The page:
The physiotherapist asked me if I was comfortable.
I replied ” I make a living ”
In 2012, at the age of 59, I was forced to use a wheelchair, following a stroke and a spine operation.
This site aims to tell my story.
I had travelled to Paris, France with my wife, Flossy, and one of our four children, Katie, aged 18 at that time.
We were staying for just 10 days and we were in a rented an apartment in the 7th arrondissement. We rented the apartment through nyhabitat.com
I had the stroke in the apartment. Katie called for an ambulance and 2 very small ambulance men carried me in a wheel chair down 4 flights of stairs. I am 187 cm tall and I was a bit overweight.
They struggled and sweated.
The very small ambulance had to be emptied of fire fighting equipment to fit me in.
I was then rushed to the nearby St Anne’s hospital and told that I had suffered a brain aneurism in the right side of my brain. The left side of my body was numb.
St Anne’s hospital specialised in neuro so I was in good hands.
A physiotherapist named Cedric got me walking again with the aid of a 5 pronged stick.
I described the stick as just like the one used by Frasier’s dad in the TV series.
The doctors, nurses and other patients were all wonderful to me, the English speaking Australian. However one nurse had trouble finding a vein to take a blood sample. She pricked me many times in the bend of my arm. The arm became infected and swollen. I sweated, hallucinated and shivered through the night. The infection seemed to disappear after a couple of days of anti biotics.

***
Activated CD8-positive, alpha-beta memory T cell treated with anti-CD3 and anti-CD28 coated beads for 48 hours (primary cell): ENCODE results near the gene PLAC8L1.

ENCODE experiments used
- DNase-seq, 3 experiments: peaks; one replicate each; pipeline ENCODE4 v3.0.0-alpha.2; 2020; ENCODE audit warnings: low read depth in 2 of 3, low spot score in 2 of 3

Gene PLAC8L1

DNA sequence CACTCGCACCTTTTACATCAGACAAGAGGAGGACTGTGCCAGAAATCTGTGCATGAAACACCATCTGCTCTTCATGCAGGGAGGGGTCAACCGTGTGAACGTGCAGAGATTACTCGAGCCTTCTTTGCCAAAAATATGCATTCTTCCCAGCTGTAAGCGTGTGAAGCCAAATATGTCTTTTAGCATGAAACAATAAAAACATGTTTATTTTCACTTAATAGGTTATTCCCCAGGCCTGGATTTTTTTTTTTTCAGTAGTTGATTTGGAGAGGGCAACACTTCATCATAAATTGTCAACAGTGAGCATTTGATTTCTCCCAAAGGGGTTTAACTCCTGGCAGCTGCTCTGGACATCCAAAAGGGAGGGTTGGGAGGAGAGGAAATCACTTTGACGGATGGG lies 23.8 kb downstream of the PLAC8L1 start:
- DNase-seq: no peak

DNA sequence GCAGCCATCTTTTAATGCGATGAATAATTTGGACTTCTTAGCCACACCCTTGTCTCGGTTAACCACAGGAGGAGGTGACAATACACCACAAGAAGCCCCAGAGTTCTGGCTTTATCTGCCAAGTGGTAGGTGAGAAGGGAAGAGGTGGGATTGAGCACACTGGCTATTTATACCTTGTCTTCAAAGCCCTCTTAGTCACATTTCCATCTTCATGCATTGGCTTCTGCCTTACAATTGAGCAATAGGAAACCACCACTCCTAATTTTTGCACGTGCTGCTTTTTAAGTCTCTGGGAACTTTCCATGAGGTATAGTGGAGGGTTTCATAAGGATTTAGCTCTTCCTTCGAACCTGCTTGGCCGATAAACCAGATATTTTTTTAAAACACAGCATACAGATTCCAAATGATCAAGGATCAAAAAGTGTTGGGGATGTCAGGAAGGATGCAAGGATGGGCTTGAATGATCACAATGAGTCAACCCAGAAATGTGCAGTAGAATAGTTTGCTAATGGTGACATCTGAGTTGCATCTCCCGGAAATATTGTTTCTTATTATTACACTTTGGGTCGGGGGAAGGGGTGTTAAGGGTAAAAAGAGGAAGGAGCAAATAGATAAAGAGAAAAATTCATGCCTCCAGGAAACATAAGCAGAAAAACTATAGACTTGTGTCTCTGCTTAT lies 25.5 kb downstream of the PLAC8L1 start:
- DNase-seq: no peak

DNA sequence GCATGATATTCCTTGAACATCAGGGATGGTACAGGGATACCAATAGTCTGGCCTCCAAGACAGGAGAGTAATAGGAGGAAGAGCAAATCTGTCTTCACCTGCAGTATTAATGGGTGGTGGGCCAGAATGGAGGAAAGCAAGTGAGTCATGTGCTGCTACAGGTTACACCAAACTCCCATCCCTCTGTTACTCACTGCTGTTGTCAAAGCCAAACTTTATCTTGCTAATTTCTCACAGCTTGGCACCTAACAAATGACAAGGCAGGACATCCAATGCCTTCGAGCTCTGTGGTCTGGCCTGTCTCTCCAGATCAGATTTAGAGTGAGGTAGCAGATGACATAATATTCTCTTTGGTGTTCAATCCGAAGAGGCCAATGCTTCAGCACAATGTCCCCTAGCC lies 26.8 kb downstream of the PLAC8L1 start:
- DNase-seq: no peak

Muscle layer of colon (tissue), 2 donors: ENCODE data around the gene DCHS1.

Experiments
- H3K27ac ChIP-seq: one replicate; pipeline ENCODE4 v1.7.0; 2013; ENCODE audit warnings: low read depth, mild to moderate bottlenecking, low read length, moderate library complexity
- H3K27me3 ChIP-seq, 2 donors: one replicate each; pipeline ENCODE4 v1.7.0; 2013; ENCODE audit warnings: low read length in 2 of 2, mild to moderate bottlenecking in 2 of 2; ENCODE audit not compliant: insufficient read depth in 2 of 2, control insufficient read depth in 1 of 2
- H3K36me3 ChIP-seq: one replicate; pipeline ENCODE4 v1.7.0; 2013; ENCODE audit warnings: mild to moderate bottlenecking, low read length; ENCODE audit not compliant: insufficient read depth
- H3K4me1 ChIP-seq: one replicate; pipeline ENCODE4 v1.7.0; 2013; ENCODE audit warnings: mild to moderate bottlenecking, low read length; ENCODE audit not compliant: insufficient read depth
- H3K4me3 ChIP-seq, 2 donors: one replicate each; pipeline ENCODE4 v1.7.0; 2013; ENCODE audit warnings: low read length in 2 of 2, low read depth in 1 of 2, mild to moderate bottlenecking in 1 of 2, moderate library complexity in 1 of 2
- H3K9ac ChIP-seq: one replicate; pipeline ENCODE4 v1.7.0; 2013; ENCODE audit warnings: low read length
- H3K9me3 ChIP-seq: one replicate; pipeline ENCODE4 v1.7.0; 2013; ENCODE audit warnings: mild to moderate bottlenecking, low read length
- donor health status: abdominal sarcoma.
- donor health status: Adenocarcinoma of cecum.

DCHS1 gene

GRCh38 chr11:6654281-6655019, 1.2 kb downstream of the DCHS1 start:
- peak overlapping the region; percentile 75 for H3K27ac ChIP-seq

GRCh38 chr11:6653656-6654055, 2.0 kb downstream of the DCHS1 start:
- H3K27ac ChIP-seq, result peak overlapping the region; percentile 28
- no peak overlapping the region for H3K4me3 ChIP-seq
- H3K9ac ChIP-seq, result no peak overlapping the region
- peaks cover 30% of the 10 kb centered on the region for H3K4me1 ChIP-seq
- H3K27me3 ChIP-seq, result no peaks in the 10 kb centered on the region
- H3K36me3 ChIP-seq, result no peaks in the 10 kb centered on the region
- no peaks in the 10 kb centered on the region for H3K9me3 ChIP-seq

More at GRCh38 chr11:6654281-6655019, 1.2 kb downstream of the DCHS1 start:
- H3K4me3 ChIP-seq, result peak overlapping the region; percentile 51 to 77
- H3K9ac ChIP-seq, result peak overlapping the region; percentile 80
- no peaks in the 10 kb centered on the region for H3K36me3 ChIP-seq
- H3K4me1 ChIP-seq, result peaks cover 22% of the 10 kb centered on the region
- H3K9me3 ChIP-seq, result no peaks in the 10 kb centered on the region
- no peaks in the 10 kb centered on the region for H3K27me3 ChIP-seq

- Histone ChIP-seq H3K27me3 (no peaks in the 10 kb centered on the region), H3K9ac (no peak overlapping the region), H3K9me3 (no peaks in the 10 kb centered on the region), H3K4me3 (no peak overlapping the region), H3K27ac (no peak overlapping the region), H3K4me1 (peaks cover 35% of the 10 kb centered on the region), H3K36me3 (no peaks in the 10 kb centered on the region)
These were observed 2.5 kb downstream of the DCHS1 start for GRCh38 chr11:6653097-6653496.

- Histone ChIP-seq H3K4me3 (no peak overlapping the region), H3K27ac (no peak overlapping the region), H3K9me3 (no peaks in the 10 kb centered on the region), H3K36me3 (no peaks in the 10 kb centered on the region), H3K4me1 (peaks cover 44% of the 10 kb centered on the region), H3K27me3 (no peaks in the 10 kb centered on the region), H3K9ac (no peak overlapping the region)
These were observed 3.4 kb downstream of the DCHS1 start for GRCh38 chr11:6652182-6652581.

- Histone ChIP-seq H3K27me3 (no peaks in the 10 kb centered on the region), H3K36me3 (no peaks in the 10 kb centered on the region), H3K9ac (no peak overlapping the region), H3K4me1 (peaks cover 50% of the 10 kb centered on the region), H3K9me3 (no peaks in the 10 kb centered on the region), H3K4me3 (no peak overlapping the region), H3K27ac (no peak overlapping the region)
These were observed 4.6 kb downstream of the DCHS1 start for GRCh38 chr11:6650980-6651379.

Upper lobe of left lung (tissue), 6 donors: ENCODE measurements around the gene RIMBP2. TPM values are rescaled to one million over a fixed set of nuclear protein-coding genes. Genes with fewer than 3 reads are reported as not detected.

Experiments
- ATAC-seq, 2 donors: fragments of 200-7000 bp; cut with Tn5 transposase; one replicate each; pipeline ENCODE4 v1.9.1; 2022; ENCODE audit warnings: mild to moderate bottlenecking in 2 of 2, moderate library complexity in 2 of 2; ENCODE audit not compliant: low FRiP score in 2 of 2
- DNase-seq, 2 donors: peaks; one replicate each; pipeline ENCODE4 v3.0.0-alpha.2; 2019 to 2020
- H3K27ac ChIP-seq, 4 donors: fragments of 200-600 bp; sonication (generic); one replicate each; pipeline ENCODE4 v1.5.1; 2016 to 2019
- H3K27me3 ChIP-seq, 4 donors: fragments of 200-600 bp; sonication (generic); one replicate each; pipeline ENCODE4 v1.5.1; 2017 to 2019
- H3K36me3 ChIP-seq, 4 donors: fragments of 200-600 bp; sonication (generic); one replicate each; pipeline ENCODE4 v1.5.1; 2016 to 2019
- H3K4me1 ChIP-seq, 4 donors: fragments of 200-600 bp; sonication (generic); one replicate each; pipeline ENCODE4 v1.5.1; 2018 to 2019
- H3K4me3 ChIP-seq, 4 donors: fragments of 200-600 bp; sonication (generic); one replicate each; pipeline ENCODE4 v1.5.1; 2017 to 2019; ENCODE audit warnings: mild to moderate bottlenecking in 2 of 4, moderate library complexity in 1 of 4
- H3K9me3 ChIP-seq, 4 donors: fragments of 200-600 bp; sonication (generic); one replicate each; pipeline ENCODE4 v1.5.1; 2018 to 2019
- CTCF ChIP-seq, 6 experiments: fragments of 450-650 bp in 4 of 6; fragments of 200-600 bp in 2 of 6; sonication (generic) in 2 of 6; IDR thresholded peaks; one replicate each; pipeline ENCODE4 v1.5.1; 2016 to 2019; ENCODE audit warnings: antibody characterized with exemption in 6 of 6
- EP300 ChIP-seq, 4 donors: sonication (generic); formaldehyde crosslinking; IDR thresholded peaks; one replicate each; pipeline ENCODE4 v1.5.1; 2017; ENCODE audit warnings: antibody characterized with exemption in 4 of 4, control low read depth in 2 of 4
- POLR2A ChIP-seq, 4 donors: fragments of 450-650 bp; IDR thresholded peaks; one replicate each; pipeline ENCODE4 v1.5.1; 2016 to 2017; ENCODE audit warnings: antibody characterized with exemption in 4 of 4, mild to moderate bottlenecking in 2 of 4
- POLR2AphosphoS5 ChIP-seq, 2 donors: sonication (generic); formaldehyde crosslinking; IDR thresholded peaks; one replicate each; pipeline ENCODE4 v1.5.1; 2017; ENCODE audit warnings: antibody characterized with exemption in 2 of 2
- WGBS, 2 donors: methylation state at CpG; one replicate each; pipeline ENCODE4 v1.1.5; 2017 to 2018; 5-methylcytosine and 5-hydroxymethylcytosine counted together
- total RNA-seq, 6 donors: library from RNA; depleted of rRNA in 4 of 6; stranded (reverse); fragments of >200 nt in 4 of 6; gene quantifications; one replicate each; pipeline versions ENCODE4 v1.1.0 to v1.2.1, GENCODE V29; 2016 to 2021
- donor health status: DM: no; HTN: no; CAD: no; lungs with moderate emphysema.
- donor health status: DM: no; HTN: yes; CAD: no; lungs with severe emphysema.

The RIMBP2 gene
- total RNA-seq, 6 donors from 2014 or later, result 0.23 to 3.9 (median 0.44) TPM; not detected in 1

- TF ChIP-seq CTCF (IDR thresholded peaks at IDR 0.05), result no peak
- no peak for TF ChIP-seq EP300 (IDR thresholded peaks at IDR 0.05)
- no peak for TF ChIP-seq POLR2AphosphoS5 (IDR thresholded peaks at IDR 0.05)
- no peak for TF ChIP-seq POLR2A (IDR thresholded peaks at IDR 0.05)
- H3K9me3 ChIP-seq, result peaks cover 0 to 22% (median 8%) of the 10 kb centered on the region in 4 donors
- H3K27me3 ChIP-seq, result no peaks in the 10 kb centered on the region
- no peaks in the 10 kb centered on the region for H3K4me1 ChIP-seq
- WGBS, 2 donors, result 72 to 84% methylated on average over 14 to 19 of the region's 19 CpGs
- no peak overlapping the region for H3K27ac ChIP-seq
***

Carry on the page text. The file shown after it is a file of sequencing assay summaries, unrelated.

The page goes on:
I had paid for travel insurance before we left Melbourne, so the insurance company sent a male nurse from Brisbane to take me home.The trip home was delayed by the infection in my arm.
Finally after 3 weeks in St Annes hospital Paris, I flew home business class via the Middle East with Emirates in the care of the Australian male nurse from the insurance company.
Before I could be discharged from hospital, the nurses had a couple of questions for me
I translated the first French question as “Where is your colon?”
I replied in rapid fire Australian English ” If you don’t know where it is, and you are a qualified nurse, then I am not telling you…. and Why do you want to know?”
The nurses then did a charade to get me to understand and I realized the question was “Where is my cologne?”
They made it clear to me that I was not leaving their hospital without waering cologne and a freshly laundered shirt. the insurance guy took my shirt back to his 5 star hotel and washed it for me in his bath.The nurses produced some cologne so the next day I was taken by ambulance to Charles De Gal airport.
The ambos looked like film stars. At the airport I was put in an airport wheel chair and then pushed down a concrete tunnel with the airport porter standing on the back of the wheel chair.. We reached a speed of 40 k per hour.
The plane ride was wonderful. In the morning I was given the choice of Moet champagne or an oxygen bottle. I chose the oxygen. It appeared to me that there were only a few people on the plane. of course there were hundreds in Economy that I could not see or hear. The business class seat turned into a bed by touching a button.
We stoped for a few hours in Dubai and then an hour or more in Singapore
I was rushed through immigration and customs to a waiting ambulance in Melbourne and taken to the Alfred hospital
I stayed 3 nights there and then went to Caulfield Rehab hospital for 2 months
Below is a photo of an Australian nurse who gave me IV at midnight for 10 weeks. Her heritage is Burmese. I really enjoyed her company at midnight although I detested the IV machine and its beeps.
I am now in a electric wheelchair that gives me FREEDOM